- 66% of Minnesotans also support legislation to achieve a 100% reduction in greenhouse gas emissions. Support strong across the state, with 68% of voters outside the seven-county metro area supporting elimination of greenhouse gas emissions, compared with 66% within the metro.
- 67% of respondents also said they’re very worried or somewhat worried about water pollution.
Americans want the federal government to invest in green jobs. This April 2021 survey finds bipartisan support for climate and clean energy parts of the proposed American Jobs Plan, such as retrofitting buildings, cleaning up abandoned oil wells and creating a Climate Conservation Corps. Most Democrats and Independents as well as 40 percent of Republicans are in favor of raising taxes on corporations and wealthy individuals to pay for the creation of green jobs as part of the plan.
Polling research shows that after historic power outages in February 2021, most Texans are in favor of the state producing more renewable energy and reducing their dependency on fossil fuels.
- About six in 10 Texas voters say that the state should add solar (65%) and wind (58%) energy resources. There was less support for natural gas (45%), nuclear (28%), and coal (20%).
- 30% of Texas voters strongly agree and 26% somewhat agree that the primary goal of Texas’ energy policy should be achieving 100% clean power.
- 45% of Texas voters strongly agree and 32% somewhat agree that being a leader in clean energy innovation is important to Texas’s future.
Secretary of Energy Jennifer M. Granholm went live for a special 30-minute “Ask me Anything” (AMA) exclusively for the Climate Advocacy Lab community. The US Department of Energy will be critical to the fight to stop climate change. Listen as community members ask questions of USDOE Secretary Jennifer M. Granholm. Our goal with this event is to get information to the field about the priorities of the US DOE and to uncover opportunities for the field to have more impact on these issues.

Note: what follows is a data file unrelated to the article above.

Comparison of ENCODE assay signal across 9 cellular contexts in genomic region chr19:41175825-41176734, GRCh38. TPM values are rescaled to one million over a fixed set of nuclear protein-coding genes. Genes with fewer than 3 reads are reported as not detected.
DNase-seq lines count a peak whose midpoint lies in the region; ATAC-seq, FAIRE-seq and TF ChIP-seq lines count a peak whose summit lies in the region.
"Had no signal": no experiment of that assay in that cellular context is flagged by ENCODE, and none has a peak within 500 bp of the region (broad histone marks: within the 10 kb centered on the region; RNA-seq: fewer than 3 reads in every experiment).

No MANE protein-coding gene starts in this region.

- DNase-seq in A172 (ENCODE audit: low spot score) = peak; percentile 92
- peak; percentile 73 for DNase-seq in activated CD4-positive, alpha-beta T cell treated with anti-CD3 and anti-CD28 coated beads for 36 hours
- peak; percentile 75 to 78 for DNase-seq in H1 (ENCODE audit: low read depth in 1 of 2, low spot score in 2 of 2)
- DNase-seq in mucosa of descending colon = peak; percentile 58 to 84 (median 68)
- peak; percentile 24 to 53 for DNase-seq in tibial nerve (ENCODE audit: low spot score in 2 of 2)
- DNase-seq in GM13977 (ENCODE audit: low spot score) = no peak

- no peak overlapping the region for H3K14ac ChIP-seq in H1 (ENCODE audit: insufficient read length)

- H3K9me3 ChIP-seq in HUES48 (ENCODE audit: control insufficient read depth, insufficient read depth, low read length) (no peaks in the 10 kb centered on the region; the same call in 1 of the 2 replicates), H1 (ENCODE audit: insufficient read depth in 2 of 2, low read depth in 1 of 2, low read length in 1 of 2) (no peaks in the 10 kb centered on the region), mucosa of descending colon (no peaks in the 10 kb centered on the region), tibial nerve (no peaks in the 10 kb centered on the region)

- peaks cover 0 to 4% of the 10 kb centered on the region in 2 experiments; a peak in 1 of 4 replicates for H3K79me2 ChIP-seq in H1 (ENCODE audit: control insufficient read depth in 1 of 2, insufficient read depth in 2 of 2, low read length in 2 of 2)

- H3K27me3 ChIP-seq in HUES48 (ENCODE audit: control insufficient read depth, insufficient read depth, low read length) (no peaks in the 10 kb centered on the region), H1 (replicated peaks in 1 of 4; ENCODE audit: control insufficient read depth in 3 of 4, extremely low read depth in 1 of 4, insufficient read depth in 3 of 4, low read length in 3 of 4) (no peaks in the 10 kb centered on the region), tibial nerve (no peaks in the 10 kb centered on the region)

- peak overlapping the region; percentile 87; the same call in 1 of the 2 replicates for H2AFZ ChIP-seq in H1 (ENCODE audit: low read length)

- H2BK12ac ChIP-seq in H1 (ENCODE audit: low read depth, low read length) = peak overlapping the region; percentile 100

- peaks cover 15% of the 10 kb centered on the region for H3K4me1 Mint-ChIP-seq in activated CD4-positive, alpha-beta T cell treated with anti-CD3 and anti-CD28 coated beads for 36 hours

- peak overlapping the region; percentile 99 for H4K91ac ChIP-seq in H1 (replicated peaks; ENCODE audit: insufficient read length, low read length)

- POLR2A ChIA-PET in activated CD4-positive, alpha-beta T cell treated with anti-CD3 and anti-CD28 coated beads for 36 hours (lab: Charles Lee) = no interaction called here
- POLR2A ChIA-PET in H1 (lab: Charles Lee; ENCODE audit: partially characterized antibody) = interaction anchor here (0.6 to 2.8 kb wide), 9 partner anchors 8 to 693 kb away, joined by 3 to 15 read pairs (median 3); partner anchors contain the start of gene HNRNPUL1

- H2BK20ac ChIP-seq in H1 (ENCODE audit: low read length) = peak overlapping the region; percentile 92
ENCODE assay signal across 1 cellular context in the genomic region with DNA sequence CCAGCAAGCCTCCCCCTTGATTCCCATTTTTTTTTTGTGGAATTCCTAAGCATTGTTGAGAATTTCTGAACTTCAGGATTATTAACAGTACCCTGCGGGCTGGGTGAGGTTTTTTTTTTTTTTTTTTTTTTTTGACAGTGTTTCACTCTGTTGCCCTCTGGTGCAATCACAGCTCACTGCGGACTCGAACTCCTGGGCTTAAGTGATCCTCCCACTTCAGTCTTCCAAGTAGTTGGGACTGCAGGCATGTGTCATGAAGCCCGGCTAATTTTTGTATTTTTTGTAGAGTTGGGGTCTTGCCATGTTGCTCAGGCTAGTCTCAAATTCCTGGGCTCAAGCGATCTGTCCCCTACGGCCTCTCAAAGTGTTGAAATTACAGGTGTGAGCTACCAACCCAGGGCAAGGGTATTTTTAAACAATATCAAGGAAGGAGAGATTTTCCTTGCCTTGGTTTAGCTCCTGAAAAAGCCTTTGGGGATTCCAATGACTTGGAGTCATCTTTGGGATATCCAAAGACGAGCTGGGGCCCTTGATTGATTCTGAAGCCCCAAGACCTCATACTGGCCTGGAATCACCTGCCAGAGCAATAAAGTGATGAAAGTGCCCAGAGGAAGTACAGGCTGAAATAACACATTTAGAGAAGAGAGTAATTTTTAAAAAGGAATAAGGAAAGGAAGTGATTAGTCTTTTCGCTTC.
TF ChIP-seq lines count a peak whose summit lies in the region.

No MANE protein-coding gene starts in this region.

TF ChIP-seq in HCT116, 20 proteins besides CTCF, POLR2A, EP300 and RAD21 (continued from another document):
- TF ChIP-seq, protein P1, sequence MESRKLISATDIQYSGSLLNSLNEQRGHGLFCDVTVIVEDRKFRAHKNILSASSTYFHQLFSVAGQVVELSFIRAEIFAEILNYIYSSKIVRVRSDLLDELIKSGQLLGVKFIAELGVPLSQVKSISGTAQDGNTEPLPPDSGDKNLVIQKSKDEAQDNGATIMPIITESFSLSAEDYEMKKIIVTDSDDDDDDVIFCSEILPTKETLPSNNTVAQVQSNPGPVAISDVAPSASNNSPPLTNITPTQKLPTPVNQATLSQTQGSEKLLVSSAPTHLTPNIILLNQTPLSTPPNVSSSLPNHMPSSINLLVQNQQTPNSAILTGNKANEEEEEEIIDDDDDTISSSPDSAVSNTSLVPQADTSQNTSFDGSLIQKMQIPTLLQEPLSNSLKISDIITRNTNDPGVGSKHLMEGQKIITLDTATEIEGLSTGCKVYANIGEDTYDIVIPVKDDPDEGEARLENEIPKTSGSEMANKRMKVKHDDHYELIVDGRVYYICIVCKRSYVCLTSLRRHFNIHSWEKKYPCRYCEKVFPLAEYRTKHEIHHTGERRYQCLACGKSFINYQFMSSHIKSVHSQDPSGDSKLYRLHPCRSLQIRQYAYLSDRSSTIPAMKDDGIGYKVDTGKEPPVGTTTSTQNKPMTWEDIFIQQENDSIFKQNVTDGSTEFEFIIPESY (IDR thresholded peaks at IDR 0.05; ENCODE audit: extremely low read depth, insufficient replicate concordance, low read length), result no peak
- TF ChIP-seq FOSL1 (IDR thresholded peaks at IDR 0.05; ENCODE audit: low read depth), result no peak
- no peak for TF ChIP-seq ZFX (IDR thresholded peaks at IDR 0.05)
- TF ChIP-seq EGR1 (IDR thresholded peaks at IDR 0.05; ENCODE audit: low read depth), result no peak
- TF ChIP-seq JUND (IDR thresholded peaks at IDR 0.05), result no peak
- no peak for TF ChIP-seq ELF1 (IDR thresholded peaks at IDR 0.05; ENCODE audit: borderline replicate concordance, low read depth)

American voters strongly support clean energy infrastructure investments to kickstart the economic recovery, support action on climate change as part of stimulus recovery packages, and want their elected officials to support those policies as well.
As part of an economic stimulus package, a majority of voters support:
- Assisting states and regions recovering from recent extreme weather and climate disasters (79%);
- Reinforcing infrastructure to withstand the effects of climate change and extreme weather such as severe flooding and hurricanes (73%);
- Building new power lines to transport renewable energy (70%);
- Creating a jobs program for unemployed oil and gas workers to safely close abandoned oil and gas wells (69%);
- Expanding public transportation such as high-speed rail, subway and light rail systems, and electric buses (67%);
- Expanding tax credits and other incentives to expand renewable energy such as solar and wind (66%); and
- Building and expanding charging infrastructure for electric vehicles (59%).
Survey of 500 Texans in the immediate aftermath of the extreme cold weather and resulting power outages found:
- Respondents expressed concern about extreme cold (78%), power outages caused by weather events (83%), and access to clean drinking water (76%). Concern spanned community types, and was highest (80%) among rural respondents.
- 79% say it should be a priority for the U.S. to pass legislation to address climate change
- Majorities across Texas support a wide range of legislative measures to prevent future power outages, including: increasing use of clean energy (77%), improving energy efficiency (92%), increasing existing energy storage capabilities (88%), making power sources more resilient to extreme weater (93%), and modernizing the U.S. power grid more broadly (83%).